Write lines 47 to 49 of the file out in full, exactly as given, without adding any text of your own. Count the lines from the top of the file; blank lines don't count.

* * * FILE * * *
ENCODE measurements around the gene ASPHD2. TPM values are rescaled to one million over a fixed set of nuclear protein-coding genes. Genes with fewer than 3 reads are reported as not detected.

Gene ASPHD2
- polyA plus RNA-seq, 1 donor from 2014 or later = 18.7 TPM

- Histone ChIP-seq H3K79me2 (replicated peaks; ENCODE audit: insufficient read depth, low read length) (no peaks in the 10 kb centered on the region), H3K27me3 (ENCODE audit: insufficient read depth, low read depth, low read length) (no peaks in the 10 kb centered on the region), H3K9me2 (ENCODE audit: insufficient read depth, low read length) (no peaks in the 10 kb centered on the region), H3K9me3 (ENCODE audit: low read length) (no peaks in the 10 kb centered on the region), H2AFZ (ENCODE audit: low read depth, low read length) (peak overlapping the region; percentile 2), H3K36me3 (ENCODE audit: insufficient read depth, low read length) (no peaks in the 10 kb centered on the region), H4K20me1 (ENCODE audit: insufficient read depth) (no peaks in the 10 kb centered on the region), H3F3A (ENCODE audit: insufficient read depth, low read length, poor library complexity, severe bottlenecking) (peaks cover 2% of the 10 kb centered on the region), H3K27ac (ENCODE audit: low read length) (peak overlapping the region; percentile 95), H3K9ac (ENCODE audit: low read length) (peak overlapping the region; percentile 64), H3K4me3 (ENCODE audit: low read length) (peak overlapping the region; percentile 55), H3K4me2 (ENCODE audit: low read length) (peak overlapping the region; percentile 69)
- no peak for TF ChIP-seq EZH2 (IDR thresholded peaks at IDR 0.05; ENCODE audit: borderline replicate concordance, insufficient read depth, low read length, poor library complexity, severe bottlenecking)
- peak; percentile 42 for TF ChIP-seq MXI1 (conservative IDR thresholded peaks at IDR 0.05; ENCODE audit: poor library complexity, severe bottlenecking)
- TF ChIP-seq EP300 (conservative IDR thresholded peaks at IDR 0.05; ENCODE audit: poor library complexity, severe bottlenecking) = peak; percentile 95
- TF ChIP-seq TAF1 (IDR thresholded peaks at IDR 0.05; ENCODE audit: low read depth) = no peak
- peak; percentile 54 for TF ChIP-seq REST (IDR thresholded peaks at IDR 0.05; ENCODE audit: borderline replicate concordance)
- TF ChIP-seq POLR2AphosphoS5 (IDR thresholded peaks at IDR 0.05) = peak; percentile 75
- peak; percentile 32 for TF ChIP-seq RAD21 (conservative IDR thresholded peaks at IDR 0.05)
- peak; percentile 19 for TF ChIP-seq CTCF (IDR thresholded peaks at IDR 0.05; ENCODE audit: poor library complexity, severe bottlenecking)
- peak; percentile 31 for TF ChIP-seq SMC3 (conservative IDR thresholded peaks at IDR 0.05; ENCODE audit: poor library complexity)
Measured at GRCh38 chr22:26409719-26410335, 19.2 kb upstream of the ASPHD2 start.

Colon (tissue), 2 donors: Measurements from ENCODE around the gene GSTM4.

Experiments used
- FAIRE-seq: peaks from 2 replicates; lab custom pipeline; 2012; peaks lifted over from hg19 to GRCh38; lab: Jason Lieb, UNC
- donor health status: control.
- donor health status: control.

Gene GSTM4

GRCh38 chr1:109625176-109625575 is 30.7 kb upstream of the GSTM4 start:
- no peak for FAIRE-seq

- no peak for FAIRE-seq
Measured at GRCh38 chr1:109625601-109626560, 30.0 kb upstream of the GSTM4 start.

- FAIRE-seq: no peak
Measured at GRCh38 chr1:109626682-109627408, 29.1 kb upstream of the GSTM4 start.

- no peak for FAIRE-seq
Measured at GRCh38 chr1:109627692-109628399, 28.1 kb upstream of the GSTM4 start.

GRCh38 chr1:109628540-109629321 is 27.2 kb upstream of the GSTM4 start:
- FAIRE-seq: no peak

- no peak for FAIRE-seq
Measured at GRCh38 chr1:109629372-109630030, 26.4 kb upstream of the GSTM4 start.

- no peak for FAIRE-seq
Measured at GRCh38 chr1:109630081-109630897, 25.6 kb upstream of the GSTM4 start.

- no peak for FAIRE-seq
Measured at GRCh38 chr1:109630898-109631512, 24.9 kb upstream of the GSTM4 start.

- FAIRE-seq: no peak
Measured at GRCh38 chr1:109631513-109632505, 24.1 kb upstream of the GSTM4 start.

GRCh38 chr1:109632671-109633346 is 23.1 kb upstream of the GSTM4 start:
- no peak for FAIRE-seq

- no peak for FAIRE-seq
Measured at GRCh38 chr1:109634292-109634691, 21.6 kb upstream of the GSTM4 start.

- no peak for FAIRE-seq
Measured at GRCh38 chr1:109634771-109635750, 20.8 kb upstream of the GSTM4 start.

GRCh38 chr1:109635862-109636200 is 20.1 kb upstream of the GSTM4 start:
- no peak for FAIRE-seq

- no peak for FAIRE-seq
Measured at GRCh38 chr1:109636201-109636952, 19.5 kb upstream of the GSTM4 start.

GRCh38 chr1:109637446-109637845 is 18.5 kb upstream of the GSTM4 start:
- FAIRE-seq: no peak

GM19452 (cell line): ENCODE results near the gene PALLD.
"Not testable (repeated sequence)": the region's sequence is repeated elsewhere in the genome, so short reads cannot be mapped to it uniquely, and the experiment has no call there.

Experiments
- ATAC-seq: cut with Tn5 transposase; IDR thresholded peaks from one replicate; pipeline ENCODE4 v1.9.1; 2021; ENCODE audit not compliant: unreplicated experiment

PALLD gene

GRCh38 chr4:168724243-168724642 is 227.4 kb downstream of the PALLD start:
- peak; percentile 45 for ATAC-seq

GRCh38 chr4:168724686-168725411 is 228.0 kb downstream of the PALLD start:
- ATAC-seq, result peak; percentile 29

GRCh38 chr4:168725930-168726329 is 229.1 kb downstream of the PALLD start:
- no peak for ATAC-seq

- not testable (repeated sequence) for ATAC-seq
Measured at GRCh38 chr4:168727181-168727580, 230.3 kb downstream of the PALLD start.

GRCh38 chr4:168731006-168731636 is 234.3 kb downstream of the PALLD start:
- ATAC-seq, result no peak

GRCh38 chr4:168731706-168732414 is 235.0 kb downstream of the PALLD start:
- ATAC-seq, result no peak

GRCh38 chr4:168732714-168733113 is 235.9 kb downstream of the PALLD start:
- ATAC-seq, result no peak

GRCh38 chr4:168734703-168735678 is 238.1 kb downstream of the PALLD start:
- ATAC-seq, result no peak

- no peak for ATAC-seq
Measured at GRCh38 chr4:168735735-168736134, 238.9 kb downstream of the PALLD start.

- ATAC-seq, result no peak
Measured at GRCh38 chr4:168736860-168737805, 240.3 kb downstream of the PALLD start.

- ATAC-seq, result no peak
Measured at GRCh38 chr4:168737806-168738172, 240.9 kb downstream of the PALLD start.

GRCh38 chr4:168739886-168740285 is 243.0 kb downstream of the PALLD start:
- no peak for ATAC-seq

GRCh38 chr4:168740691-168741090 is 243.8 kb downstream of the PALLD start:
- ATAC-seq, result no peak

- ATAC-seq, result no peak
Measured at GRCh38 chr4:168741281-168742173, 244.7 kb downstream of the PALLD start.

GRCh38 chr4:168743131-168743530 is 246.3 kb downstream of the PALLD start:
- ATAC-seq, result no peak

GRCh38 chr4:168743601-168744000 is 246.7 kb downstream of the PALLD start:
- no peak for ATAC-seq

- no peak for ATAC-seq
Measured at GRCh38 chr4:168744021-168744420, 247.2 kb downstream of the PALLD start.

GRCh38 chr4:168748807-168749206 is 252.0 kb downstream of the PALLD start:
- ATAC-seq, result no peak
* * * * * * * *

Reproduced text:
- no peak for FAIRE-seq
Measured at GRCh38 chr1:109636201-109636952, 19.5 kb upstream of the GSTM4 start.

GRCh38 chr1:109637446-109637845 is 18.5 kb upstream of the GSTM4 start: